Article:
Page 58 Table 7-9 Parameter estimates for change model Variable  Estimate  Standard Error  P‐value  Exponentiated  parameter  Intercept ‐0.011  0.008  0.1719 Total VMT chng  0.540  0.188  0.0042  1.716  Prop Rural VMT chng  0.022  0.061  0.7171  1.022  Pump price chng ‐0.024  0.040  0.5597  0.976  GDP per cap chng  0.128  0.067  0.0552  1.137  Median Income chng  0.505  0.155  0.0012  1.657  16‐24 Unemp chng ‐0.138  0.026  <.0001  0.871  Cap spend/mile (lag) chng ‐0.008  0.022  0.7084  0.992  safety spend/mile (lag) chng  0.011  0.014  0.4071  1.011  Belt use rate chng ‐0.051  0.122  0.6748  0.950  DUI law rating chng ‐0.181  0.093  0.0521  0.834  Motorcycle helmet law rating chng ‐0.013  0.100  0.8986  0.987  Beer consumption chng  0.170  0.141  0.2304  1.185  Wine consumption chng ‐0.029  0.087  0.7385  0.971  MY>1991 chng  0.057  0.550  0.9179  1.059  R‐square  0.168  Adj. R‐square  0.144  Bold font denotes p‐values <=0.1. Model diagnostics indicated that the assumptions of linear regression were generally met. However, overall R-square was relatively low with only 16.8% of the total variance accounted for. This indicates that additional processes beyond those included influenced the specific change observed. However, these processes are not likely to have been captured in any measures available to us. To interpret the coefficients, the effect of change in each predictor was observed over the period of interest: 2007-2011. Holding all other variables constant, the parameter estimates were used to calculate the percent change in fatalities that was associated with each predictor individually across the range of change seen in that time period. The results are in Table 7-10.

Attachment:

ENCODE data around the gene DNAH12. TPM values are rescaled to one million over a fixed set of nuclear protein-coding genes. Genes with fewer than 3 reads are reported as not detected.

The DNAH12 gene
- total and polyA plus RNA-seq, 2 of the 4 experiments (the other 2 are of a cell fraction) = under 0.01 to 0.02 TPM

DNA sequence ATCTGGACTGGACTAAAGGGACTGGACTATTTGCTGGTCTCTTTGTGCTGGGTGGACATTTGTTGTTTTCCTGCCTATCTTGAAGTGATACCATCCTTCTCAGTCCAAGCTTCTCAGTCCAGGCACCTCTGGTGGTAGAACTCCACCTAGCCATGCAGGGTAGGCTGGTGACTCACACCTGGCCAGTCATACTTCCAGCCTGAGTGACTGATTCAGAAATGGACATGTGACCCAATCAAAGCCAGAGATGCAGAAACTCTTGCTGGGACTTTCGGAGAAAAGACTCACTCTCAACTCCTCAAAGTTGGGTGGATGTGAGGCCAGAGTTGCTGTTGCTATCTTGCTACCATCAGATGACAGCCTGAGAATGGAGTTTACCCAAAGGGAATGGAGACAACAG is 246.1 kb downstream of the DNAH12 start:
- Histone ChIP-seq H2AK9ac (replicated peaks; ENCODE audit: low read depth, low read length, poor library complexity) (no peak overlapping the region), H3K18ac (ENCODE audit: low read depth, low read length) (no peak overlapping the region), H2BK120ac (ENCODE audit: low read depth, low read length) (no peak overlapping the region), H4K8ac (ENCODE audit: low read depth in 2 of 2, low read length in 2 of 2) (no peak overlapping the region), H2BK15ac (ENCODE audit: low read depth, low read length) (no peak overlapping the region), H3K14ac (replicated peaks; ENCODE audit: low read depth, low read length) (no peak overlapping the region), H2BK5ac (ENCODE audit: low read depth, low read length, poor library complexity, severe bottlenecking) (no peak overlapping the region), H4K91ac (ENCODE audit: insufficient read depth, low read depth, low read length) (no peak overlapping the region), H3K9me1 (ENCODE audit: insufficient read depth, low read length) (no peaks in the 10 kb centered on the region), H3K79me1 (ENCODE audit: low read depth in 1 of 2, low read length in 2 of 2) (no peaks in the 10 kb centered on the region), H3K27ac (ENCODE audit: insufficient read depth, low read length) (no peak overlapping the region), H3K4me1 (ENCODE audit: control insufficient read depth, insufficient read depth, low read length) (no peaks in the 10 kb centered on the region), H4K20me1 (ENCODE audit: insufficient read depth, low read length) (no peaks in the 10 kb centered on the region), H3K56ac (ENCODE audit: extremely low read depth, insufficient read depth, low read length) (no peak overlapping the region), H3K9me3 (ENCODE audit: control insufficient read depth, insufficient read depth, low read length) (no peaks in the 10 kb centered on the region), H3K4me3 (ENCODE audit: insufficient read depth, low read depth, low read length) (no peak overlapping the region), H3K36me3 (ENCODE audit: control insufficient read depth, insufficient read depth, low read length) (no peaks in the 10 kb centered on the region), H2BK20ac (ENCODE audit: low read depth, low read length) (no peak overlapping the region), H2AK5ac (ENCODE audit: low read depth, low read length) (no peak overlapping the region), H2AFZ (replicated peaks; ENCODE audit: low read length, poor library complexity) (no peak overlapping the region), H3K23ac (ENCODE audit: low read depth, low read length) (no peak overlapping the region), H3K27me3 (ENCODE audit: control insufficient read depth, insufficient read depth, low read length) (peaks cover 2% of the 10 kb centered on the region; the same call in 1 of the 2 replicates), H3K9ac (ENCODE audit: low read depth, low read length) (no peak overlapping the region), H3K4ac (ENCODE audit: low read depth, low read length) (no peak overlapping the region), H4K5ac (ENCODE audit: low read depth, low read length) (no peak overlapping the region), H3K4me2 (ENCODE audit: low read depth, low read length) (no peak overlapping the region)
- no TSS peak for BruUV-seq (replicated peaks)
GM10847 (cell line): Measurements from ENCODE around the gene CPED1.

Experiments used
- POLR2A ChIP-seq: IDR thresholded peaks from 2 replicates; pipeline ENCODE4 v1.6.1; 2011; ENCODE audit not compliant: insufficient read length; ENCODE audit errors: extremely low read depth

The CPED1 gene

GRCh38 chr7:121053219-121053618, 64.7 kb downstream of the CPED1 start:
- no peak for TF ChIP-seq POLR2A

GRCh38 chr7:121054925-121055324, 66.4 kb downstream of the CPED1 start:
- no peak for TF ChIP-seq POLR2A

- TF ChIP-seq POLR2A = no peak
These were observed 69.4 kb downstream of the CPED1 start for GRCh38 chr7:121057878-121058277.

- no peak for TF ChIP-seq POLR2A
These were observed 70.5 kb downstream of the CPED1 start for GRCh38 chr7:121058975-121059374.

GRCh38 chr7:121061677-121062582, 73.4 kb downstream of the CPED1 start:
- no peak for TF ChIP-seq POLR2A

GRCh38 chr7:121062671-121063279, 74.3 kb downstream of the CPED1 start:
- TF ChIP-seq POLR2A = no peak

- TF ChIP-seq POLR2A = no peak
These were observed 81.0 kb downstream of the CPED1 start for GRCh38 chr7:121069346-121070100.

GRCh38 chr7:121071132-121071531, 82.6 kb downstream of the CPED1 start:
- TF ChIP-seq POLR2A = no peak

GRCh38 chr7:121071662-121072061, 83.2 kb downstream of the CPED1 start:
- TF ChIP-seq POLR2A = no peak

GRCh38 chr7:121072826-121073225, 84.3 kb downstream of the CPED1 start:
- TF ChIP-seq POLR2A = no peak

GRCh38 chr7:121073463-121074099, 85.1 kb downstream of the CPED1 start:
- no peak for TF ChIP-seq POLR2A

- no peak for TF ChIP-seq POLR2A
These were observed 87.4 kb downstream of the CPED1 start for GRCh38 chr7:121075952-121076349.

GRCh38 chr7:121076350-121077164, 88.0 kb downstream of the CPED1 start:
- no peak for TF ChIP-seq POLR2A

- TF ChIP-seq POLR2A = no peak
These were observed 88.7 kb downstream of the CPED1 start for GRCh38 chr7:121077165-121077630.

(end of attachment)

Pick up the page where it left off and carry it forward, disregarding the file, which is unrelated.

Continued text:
Page 59 Table 7-10 Effects of change-model predictors for 2007-2011 Variable  Parameter  2007 Mean  2011 Mean  Percent change  in predictor  2007‐2011  Percent change  in predicted  fatalities   2007‐2011  Intercept  ‐0.011          Total VMT  0.540  3,031,124  2,962,740  ‐2.3%  ‐1.2%  Proportion rural VMT  0.022  0.33  0.32  ‐1.6%  ‐0.1%  Pump price change  ‐0.024  3.11  3.20  2.6%  ‐0.1%  GDP per cap change  0.128  59,687  54,519  ‐7.5%  ‐1.2%  Median Income  change  0.505  56,081  53,621  ‐4.3%  ‐2.2%  16‐24 Unemp change  ‐0.138  10.59  16.69  55.7%  ‐6.1%  Capital spend/mile  (lag) change  ‐0.008  73.69  81.27  7.9%  ‐0.1%  Safety spend/mile  (lag) change  0.011  13.61  14.68  9.3%  0.1%  Belt use rate change  ‐0.051  85.77  88.10  2.4%  ‐0.1%  DUI law rating change  ‐0.181  19.77  20.50  4.0%  ‐0.7%  Motorcycle helmet  law rating change  ‐0.013  2.91  2.91  0.0%  0.0%  Beer consumption  change  0.170  1.21  1.15  ‐3.5%  ‐0.7%  Wine consumption  change  ‐0.029  0.37  0.39  5.0%  ‐0.1%  MY>1991 change  0.057  95.80  97.11  1.4%  0.1%